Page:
By James Mack Adams
I am thankful my public school years provided me with what some have called a classical education. Part of that education included Greek and Roman literature and mythology. I have also benefited from the study of Latin. All of these have been assets in any writing I have done since.
During those public school years, I was introduced to the Greek philosopher, Diogenes. Living in the fifth century BC, he was a practitioner of what was called cynic philosophy. Diogenes was known to indulge in some strange behavior in promoting his beliefs. One of his most well-known acts was carrying a lighted lantern, even during the day, and holding it up to the faces of random strangers. He said he was looking for an honest man. I don’t remember if he ever found one. Being a cynic, he probably was not expecting to find one.
This leads into the theme of this column. If I were asked to name the most honest person I have ever known, it would have to be my grandfather. It is too bad Diogenes could not have run across Joseph Preston (J.P.) Adams. He could have then extinguished his lantern and stopped looking.
My grandfather considered service to Wise County and the Commonwealth of Virginia to be a calling. Other than for a short time as a mine superintendent, J.P. was employed in some local or state government position.
My earliest knowledge of my grandfather, or ‘Big Daddy’ as we grandchildren called him, was the 1930s. During that decade, J.P. served as sheriff of Wise County, Virginia. He was at times referred to as the ‘High Sheriff.’ That was a title, common in early England, that made it into the vocabulary of our Appalachian region during the early settler migrations from Britain.
It seemed to me, as a youngster, that Sheriff Adams and his deputies spent much of their time locating and destroying moonshine stills. Moonshining was a big industry in those parts during that era. Prohibition ended in 1933. However, it was still illegal to make and sell unlicensed and untaxed alcoholic beverages.
I always knew when my grandfather was getting ready to go into the hills to search for and destroy a still. He would sit in a chair while buckling his leather leggings. I have a photo of him and his deputies standing beside a still. He is wearing the leggings. I have another photo of J.P. and his deputies dressed in suits and hats and posed beside an old car. That photo reminds me of Eliot Ness and his men.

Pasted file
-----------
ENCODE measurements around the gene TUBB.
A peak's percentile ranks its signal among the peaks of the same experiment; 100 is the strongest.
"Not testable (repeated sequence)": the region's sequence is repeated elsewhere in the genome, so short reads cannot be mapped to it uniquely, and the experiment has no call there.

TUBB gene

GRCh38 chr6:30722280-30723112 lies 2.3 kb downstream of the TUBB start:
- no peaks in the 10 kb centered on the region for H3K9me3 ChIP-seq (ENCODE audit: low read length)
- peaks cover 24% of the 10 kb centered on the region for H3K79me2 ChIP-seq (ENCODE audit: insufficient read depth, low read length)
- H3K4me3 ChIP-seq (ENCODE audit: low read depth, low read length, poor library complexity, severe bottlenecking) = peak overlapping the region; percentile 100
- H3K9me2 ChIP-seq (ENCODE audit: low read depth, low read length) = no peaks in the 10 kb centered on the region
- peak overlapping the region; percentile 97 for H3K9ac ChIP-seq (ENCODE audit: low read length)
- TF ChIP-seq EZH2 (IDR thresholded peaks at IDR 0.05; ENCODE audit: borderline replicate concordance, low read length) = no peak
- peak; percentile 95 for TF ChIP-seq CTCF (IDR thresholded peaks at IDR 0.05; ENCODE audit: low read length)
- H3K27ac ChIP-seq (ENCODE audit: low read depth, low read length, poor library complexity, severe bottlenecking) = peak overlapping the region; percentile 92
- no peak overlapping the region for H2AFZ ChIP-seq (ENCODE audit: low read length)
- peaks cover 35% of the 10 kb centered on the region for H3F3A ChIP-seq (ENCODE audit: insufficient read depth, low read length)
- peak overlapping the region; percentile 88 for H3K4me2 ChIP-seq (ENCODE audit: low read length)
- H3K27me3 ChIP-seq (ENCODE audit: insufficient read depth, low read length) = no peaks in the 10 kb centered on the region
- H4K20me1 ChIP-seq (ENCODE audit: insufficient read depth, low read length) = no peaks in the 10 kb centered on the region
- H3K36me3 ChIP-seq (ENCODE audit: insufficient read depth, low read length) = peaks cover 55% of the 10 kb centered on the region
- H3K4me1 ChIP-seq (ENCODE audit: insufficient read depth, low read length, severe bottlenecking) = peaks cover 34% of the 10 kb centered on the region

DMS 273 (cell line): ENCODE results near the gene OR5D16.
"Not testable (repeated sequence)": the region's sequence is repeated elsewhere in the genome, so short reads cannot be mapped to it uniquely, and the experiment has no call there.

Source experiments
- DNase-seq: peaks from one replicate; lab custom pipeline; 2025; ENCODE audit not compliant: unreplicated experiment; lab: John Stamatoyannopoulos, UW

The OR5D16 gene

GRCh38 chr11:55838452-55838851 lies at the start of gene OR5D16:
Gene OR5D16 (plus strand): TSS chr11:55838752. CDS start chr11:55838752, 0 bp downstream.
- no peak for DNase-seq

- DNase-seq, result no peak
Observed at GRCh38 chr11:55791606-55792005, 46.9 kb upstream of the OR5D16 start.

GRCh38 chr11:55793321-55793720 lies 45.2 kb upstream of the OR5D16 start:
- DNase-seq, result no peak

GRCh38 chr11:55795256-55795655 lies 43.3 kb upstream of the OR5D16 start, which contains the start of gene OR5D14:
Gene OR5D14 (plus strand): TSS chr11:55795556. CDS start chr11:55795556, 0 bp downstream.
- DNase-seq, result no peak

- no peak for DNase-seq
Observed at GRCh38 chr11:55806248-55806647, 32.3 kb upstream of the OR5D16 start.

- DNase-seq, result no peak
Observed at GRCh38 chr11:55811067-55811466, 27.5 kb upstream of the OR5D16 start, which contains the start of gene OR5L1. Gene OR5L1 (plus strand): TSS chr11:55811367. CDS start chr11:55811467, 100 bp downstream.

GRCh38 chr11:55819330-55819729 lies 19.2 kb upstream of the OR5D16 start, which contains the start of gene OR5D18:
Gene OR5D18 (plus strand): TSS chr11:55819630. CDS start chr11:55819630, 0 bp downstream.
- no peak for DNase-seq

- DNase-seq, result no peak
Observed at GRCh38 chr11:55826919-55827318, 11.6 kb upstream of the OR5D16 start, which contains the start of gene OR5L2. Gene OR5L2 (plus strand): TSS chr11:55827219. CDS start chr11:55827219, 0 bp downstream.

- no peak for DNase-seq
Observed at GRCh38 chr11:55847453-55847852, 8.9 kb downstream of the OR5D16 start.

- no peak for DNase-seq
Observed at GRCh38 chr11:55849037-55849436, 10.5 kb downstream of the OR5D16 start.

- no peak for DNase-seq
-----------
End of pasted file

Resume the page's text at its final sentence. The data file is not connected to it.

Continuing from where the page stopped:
Later in his government service, my grandfather became an inspector for the Virginia Alcoholic Beverage Control Board. Part of my grandfather’s job was investigating and approving the issuance and renewal of licenses for businesses to sell beer and wine. He became famous for his very tough and thorough inspections.
J.P. was given a state-owned car to travel his extensive Southwest Virginia territory. No one drove or rode in that car but my grandfather. The state car never, and I mean never, left the driveway except on state business.
My grandfather worked out of his home on the west side of Norton. I remember the large roll-top desk with all the cubbyholes and the squeaky wood desk chair. Sundays were the days grandfather worked on the reports that he either sent or took to Richmond. When my cousins and I were at his house on Sundays, we knew to be quiet because Big Daddy was working in his home office.
Joseph Preston Adams was an avid Democrat. Hanging above the fireplace in his living room was a large framed portrait of President Woodrow Wilson. When election time came, grandfather made sure all of his children and voting-age grandchildren were properly registered to vote.
In appearance, Joseph Preston Adams had a striking physical resemblance to President Harry S. Truman. President Truman had a sign on his White House desk that read, ‘The Buck Stops Here.’ The same sign would have been appropriate sitting on my grandfather’s large roll-top desk in Norton, Virginia.